be aware of this possibility.
Links to Other Sites
- Special Protection Status
- In Park:
All plants and animals are protected within
Great Smoky Mountains National Park.
Collection requires a permit which is usually granted only for
research or educational purposes.
- Map development
- Web page design & coding
- Denise Lim, University of Georgia, Athens
- John Pickering, University of Georgia, Athens
Barbour, R.W. and W. H. Davis. 1969.
Bats of America. Lexington: The University Press of Kentucky.
Fenton, M.B., and G.P. Bell. 1981.
Recognition of insectivorous bats by their
echolocation calls. Journal of Mammalogy 62 (2): 233-243.
Harvey, M.J., J.S. Altenbach, and T.L. Best. 1999.
Bats of the United States. Little Rock: Arkansas game and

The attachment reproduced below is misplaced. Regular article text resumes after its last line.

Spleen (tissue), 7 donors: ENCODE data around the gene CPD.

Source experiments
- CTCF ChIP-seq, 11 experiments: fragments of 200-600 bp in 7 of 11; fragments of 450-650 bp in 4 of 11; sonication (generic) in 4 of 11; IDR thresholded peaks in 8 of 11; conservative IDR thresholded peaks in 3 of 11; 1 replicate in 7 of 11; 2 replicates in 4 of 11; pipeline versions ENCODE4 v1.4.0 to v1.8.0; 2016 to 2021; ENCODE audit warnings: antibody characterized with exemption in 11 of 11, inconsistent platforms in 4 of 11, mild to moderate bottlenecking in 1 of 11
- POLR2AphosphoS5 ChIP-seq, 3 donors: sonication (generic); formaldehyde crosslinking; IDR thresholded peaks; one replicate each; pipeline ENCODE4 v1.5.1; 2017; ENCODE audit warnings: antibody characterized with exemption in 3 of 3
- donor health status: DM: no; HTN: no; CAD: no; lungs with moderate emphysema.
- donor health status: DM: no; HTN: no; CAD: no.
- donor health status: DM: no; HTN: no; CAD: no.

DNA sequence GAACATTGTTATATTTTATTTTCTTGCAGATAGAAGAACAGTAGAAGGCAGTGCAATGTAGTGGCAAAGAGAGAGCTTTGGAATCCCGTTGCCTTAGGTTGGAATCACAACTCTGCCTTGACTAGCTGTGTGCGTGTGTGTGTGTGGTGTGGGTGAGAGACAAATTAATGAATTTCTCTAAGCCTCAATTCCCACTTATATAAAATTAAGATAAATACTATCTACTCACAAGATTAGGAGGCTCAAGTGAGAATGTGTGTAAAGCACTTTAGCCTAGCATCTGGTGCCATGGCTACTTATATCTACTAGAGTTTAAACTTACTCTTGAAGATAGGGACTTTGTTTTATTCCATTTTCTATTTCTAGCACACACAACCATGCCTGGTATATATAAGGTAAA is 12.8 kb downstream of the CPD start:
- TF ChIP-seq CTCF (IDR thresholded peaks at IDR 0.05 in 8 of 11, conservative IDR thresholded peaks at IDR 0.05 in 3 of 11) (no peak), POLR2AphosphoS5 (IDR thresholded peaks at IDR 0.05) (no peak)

Kunz, T. H. 1982.
Lasionycteris noctivagans. Mammalian Species No.
172: 1-5. American Society of Mammalogists.
Kunz, T. H. 1999.
Silver-haired bat. Pages 111-112. In: D. E. Wilson, and
S. Ruff (eds.). The Smithsonian Book of North American
Mammals. Washington, D.C.: Smithsonian Institution Press.
Linzey, D. W. 1995a.
Mammals of Great Smoky Mountains National Park.
The McDonald & Woodward Publishing Company, Inc., Blacksburg, Virginia.
Linzey, D. W. 1995b.
Mammals of Great Smoky Mountains National Park-1995 Update.
Journal of the Elisha Mitchell Scientific Society 111(1):1-81.
Linzey, D. W. 1998.
The Mammals of Virginia. Blacksburg, Virginia:
The McDonald & Woodward Publishing Company, Inc
Tuttle, M.D. 1988.
America's Neighborhood Bats. Austin: University of Texas Press.
Last modified: 8 April, 2002